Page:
MAD CHIPMUNK

BEAUTY REVIEWS & VINTAGE FINDS

How To Be Savage At Thrifting

Ninety percent of what I own is second-hand.  Possessions that I’ve acquired from thrift stores, antique stores, yard sales, eBay, etc.  Here are some of my best thrifting tips and lessons learned from my many years hunting for treasures in thrift shops. 

1. Dress the part.
Wear comfortable shoes and clothing. If you’re going for clothes and want to limit your time in the dressing room (or standing in line for the dressing room), wear a thin t-shirt or tank top so you can try on shirts and jackets in front of any mirror without added bulk. A pro tip for quickly trying on jeans or pants is to wear a loose fitting skirt and you’ll be able to slip on pants modestly under the skirt.

Be sure to go in hands-free. I bring a cross body bag or backpack so my hands are free to browse. Also, don’t forget your glasses if you wear them. You’ll want to closely inspect items and read labels. I’m always annoyed at myself when I forget my glasses.

2. Bring cash.
Most chain thrift stores like Savers, Value Village, and Goodwill accept cards but not all of them. Additionally, some smaller, community-based thrift shops are cash only so be sure to hit the ATM first thing.

3. Keep wet wipes in your car.
All experienced thrifters do this. You’re going to want to wipe your hands in between shops to remove that old dusty feeling and avoid catching a cold or flu as is possible in any store.

4. Bring your phone.
You may want to do a little research if you’re interested in the make or origin of something. It’s also good for taking pictures of any items you’re not sure about. Text them to a friend for feedback.

5. Find out what is on sale as you walk in the door.
Many thrift stores offer daily deals by discounting certain colored tags or dates. Keep this in mind as you’re looking for bargains.

6. Get a cart.
Put anything and everything that you are interested in into your cart and make final decisions later. This is vital. If you leave something on the shelf or rack while you think about it, chances are it will be gone by the time you circle back.

7. Don’t show your hand.
If someone has got ahold of something that you want, play it cool. Stalk them inconspicuously and wait and see if they put it down and walk away. People will naturally want something more if they know you want it.

I have a hard time passing up vintage crockery.

Thrift stores are the perfect place to find vintage and antique linens.

Candlesticks and candleholders are in abundance at thrift shops.

8. Look for quality pieces.
Now sometimes, you just need a thing and you don’t want to spend very much money on it. Thrift stores are great for household bare necessities at cut-rate prices. However, I always look for quality, craftsmanship, or distinctive features on anything that I’m considering to buy and bring into my home.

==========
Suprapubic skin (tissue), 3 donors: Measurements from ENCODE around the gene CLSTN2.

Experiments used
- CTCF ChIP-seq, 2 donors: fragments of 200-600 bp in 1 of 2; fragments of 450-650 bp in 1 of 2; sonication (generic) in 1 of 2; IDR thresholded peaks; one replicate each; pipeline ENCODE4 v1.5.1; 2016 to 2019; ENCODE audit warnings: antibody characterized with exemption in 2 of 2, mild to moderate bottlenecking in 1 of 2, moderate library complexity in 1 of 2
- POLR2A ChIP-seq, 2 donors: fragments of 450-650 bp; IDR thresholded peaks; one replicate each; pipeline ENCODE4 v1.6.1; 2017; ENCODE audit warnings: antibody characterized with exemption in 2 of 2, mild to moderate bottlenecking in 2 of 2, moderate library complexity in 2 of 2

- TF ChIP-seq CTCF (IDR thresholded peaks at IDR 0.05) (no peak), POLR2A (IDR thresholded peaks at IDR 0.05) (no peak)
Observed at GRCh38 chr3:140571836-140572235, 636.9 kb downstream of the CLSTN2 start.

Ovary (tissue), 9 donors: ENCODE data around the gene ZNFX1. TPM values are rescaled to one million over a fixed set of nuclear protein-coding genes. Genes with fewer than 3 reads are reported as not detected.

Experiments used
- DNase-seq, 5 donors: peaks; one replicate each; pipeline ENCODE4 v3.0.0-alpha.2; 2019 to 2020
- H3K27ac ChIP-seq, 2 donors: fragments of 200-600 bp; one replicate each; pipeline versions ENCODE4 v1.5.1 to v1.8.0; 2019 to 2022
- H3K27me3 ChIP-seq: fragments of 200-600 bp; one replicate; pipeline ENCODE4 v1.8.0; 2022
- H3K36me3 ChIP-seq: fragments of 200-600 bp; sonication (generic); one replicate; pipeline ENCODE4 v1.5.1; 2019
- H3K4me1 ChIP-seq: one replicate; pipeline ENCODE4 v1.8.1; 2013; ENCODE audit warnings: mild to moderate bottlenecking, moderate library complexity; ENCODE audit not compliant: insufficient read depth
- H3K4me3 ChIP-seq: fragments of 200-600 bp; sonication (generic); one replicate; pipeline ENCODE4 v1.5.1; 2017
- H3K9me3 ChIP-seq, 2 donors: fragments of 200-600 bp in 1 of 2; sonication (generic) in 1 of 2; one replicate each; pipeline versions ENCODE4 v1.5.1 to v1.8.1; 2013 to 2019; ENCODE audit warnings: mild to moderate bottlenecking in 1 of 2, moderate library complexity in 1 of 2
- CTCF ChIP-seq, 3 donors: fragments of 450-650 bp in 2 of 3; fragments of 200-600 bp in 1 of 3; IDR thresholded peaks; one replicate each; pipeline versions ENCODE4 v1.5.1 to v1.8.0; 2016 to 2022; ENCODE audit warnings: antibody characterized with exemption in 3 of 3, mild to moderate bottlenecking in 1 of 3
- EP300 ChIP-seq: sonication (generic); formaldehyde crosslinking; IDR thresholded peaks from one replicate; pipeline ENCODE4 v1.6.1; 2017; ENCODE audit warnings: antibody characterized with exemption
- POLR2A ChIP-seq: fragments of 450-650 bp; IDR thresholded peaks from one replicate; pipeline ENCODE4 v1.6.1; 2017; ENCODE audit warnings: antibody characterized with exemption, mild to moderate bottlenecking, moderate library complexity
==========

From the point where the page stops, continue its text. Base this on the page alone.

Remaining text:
If its furniture, look for high-quality, custom-made, vintage furniture with unique shapes and lines. For housewares, flip items over and find out their origin. Look for quality items made from wood, glass, crystal, silver, copper or brass. For clothing, read labels and inspect closely for holes, tears or stains. In the jewelry case, check to see all the parts are intact and working. In the electronics department, you’ll usually find an outlet so you can plug in lamps or small appliances to make sure they work before you buy. Most thrift stores don’t accept returns so check things over thoroughly.

A little elbow grease and silver polish will make your antique silver shine or leave it tarnished with patina. Beautiful either way.

9. Have vision.
If you find something that you love but something about it just isn’t right, consider any small upgrades that you’re willing to customize yourself. You can always paint a great piece of furniture, re-wire a vintage lamp, alter a dress, polish metals, or reframe art to fit your home style or aesthetic. Just be honest with yourself about what you’ll actually do. You don’t want to be bringing home a bunch of projects that sit around as daily reminders of how you are failing at life.

10. Go easy on yourself.
As much as I love foraging for vintage clothing in the racks, some days I’m just not into it. Be open to whatever inspires you on the day you’re out thrifting. Some days, I’m focused on furniture, other days, jewelry or books. Thrift stores can be overwhelming. Don’t feel like you need to comb through it all at once.

One of my best finds from a thrift shop in London last year is this beaded jacket. I’m like a magpie when it comes to beaded or embroidered anything.

One of my more unique finds is this vintage church wall tapestry that I scored for $10 at a veterans thrift shop a couple of years ago.

11. Buy it when you see it.
If something strikes you as unique, high quality and you love it, buy it. See an amazing cashmere sweater or vintage coat in the summer? Buy it. I’ve done it. You’re at the thrift store and chances are high that there is only one of that thing you’re holding in your hand. If it’s something you’ve never seen before and don’t think you will again, snag it now. You’ll be happy that you did.

Hit up the boys section for awesome t-shirts. I fit a boy’s large and have found some cool graphic tees for only a couple of dollars.

12. Don’t get discouraged if your experience is a bust.
Some days, I don’t have any mojo. It’s a bummer but it’s okay because the next time you go thrifting, you could hit the mother load and find great stuff all day long. Thrifters know this. The key is to go regularly and keep checking back for treasures at your favorite honey holes.

13. Leave the junk behind.
Don’t buy anything damaged, worn, faded, broken, sticky, reeks or smells like smoke. The second-hand “thrift store smell” will wash out but leave the gross stuff behind and only fill your home with beautiful things. You’re worth it.

Happy thrifting!

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